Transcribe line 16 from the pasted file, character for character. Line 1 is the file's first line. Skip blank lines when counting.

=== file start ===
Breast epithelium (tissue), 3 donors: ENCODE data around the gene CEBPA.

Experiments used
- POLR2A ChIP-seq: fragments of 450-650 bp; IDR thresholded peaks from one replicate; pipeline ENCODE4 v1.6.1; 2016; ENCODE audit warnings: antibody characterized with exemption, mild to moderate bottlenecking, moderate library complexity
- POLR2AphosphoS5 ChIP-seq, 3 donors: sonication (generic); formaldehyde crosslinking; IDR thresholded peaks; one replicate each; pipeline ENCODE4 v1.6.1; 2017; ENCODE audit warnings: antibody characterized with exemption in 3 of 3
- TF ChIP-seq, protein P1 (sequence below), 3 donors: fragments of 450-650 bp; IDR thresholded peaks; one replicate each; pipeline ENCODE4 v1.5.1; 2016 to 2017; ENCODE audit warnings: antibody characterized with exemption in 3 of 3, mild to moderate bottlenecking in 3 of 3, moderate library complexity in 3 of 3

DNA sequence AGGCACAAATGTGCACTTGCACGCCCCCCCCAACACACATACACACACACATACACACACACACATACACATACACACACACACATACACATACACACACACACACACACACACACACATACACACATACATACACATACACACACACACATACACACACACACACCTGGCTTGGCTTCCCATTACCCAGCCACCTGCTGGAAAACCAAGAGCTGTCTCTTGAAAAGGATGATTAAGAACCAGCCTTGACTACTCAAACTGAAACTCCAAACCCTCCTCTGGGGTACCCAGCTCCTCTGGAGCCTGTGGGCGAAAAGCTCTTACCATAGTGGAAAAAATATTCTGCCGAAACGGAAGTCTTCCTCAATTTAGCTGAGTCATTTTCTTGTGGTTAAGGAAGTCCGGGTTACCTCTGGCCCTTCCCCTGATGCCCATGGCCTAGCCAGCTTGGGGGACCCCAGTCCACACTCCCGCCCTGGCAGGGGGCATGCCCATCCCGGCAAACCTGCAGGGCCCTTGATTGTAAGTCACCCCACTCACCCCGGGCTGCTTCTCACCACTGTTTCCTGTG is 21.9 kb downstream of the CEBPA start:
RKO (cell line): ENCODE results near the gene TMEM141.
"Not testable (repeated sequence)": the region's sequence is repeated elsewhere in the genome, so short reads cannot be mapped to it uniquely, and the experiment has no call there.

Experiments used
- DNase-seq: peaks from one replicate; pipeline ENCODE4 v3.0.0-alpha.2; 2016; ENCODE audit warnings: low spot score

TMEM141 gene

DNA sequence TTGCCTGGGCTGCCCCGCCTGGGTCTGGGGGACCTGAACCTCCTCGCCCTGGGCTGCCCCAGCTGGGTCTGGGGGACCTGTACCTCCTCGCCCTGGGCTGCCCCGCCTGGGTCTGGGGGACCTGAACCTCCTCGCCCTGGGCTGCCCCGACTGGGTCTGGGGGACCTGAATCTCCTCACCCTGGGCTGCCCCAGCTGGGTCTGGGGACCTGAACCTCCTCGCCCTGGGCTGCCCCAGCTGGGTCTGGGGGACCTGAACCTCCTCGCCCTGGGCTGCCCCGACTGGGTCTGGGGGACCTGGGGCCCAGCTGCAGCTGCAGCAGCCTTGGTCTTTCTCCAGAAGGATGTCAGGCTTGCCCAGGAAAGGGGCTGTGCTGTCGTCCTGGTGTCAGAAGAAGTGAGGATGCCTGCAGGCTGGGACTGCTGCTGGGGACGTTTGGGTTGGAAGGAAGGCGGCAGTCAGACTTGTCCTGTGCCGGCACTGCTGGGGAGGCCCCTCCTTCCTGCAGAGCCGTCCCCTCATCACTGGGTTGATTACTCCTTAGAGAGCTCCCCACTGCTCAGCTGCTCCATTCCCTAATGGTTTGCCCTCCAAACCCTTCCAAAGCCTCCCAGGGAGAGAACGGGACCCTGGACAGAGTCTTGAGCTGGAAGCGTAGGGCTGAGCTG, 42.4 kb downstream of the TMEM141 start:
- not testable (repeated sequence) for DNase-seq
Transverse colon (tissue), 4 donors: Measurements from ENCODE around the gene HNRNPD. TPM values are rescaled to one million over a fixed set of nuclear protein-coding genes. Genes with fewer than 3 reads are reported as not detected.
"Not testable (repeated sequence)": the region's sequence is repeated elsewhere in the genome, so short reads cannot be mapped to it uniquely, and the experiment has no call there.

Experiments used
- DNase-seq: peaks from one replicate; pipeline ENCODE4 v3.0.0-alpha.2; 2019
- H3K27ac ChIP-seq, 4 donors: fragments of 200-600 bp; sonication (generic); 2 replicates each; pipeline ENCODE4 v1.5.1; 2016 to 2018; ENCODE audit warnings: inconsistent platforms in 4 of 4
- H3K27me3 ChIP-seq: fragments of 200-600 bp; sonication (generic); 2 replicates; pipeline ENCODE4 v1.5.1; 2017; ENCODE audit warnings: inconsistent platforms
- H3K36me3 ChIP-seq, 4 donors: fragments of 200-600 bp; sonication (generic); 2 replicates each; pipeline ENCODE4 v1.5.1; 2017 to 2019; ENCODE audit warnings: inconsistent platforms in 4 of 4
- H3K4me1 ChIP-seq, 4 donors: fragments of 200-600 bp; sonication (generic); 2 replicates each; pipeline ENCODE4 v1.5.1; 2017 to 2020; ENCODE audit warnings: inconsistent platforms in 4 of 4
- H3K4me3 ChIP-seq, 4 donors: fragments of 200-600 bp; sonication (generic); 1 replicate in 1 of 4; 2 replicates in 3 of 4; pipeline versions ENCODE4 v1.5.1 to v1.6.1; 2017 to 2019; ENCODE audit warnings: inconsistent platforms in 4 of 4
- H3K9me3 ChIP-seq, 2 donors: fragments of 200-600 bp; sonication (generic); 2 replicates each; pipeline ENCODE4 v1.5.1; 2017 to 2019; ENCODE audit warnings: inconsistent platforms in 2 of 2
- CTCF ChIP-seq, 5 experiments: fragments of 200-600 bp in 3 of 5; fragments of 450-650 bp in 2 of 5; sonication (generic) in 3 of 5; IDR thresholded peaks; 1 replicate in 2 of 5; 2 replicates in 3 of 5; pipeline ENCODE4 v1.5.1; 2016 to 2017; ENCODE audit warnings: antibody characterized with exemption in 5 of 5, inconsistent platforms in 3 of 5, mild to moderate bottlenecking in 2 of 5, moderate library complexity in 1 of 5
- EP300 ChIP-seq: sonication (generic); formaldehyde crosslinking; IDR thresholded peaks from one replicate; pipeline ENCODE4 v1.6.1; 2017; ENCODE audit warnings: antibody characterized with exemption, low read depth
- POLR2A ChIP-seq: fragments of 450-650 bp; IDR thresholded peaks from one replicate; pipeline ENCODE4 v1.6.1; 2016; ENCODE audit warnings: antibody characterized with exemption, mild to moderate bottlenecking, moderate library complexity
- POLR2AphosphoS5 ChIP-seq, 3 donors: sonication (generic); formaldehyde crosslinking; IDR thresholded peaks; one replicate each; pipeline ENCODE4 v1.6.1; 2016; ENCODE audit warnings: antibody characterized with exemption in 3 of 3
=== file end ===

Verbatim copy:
Experiments used